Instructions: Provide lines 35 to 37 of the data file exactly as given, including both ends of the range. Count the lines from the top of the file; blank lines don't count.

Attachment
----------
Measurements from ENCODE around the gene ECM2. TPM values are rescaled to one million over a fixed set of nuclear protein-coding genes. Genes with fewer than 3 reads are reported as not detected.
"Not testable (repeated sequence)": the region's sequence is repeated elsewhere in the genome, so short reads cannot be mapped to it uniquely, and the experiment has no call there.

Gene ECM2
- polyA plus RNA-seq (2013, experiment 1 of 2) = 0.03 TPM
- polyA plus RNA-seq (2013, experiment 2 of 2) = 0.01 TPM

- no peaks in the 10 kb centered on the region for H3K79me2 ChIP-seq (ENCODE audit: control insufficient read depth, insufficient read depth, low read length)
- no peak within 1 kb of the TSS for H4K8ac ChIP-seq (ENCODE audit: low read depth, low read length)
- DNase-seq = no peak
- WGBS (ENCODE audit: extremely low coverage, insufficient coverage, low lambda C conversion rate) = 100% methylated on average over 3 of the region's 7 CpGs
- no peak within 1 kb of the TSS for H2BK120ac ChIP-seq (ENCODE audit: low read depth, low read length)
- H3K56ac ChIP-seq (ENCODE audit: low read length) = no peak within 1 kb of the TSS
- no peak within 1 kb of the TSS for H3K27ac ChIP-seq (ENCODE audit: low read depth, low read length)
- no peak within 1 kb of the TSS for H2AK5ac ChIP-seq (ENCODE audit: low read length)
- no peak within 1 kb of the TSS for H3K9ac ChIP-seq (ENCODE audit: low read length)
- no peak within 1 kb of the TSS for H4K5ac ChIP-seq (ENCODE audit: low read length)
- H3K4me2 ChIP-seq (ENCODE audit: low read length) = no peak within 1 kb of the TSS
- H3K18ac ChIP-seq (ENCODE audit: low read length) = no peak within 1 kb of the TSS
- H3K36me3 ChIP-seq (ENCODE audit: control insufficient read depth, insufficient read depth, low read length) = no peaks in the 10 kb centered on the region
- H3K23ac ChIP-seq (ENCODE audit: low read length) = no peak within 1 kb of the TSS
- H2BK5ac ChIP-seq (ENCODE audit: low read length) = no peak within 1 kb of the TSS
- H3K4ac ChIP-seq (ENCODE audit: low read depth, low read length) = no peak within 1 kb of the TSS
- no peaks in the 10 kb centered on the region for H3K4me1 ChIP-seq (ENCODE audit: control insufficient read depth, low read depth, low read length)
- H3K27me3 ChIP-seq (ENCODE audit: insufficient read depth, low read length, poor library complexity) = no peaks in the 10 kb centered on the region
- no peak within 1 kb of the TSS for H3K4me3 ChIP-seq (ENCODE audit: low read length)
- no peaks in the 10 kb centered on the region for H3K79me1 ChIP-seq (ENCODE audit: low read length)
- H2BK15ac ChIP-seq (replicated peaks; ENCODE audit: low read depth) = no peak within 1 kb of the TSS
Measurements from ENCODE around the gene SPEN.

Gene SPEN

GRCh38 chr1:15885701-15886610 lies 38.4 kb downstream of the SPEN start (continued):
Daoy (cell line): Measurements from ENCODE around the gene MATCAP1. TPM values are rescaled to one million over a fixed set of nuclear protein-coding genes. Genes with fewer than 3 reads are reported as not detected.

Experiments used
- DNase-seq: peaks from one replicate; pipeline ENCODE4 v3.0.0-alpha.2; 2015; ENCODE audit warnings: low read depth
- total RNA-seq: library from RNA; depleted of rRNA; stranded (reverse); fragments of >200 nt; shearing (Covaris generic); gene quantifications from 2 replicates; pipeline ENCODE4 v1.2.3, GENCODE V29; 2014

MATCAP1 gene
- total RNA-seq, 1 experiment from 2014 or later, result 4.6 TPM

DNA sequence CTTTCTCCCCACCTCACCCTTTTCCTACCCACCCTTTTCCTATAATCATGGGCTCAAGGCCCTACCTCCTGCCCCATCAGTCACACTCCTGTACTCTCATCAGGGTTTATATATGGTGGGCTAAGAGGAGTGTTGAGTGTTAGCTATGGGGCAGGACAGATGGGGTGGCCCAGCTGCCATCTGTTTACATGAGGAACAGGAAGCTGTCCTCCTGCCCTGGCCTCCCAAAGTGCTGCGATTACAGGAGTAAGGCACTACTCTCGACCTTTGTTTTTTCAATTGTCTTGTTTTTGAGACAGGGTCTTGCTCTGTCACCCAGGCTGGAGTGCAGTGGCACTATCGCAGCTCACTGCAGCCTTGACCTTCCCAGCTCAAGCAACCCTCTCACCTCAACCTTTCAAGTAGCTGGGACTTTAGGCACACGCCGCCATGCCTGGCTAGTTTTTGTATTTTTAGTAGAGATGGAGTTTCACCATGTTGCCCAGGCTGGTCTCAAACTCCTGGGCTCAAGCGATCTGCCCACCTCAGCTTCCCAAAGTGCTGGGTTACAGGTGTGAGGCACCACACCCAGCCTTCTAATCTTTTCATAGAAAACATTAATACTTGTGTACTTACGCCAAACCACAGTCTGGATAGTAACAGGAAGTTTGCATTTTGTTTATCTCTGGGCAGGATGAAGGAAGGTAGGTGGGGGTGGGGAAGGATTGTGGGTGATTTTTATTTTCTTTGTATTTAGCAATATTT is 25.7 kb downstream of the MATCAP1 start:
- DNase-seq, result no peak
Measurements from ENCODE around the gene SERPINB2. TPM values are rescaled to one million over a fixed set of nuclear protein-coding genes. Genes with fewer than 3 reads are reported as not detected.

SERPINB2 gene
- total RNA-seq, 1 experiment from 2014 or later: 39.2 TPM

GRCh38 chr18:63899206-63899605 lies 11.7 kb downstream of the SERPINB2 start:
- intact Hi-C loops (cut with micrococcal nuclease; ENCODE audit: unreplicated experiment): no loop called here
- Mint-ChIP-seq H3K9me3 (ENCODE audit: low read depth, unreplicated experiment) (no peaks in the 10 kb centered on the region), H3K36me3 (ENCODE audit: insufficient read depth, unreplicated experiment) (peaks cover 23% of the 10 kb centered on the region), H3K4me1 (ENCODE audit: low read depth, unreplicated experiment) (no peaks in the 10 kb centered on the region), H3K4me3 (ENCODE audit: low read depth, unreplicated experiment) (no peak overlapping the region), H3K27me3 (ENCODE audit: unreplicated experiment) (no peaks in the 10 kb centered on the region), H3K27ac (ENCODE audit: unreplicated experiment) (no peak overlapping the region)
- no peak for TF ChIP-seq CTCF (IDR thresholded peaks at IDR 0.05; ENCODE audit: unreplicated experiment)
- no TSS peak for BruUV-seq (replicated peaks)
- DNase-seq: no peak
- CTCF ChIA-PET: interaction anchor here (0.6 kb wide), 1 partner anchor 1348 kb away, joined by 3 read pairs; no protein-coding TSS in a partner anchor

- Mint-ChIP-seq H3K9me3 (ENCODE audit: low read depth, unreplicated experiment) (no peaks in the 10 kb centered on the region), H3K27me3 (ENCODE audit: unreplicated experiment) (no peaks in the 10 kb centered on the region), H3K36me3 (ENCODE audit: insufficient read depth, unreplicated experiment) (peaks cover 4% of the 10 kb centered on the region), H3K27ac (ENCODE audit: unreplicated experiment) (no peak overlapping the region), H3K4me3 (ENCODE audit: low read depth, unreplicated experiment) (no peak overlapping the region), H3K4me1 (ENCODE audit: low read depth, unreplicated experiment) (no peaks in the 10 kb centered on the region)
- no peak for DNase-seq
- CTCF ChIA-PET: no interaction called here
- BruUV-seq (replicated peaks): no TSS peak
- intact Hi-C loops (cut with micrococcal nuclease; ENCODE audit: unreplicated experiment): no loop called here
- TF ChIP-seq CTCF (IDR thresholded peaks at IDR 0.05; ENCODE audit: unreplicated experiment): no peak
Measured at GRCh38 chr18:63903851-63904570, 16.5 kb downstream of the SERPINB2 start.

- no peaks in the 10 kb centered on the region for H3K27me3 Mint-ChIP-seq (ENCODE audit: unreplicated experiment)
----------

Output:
- total RNA-seq, 1 experiment from 2014 or later, result 4.6 TPM

DNA sequence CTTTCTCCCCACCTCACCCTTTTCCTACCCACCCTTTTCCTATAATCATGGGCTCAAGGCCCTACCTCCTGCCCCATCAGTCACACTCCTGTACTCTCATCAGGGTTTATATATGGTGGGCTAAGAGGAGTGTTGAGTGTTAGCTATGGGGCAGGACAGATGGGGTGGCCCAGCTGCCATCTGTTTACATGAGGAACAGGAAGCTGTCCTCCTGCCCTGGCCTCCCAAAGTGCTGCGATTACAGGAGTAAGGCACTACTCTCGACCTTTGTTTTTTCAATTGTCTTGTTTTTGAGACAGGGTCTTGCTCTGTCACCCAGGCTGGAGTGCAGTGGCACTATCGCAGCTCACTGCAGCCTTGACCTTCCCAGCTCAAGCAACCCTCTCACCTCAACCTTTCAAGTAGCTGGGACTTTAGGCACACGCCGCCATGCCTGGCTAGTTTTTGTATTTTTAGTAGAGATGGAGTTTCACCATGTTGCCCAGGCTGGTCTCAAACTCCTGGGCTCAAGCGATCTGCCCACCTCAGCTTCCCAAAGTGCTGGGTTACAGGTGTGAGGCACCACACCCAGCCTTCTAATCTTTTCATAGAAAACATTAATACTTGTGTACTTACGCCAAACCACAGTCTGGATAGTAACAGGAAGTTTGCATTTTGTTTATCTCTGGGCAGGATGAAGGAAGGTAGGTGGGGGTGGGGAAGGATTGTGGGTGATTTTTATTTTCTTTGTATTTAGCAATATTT is 25.7 kb downstream of the MATCAP1 start:
- DNase-seq, result no peak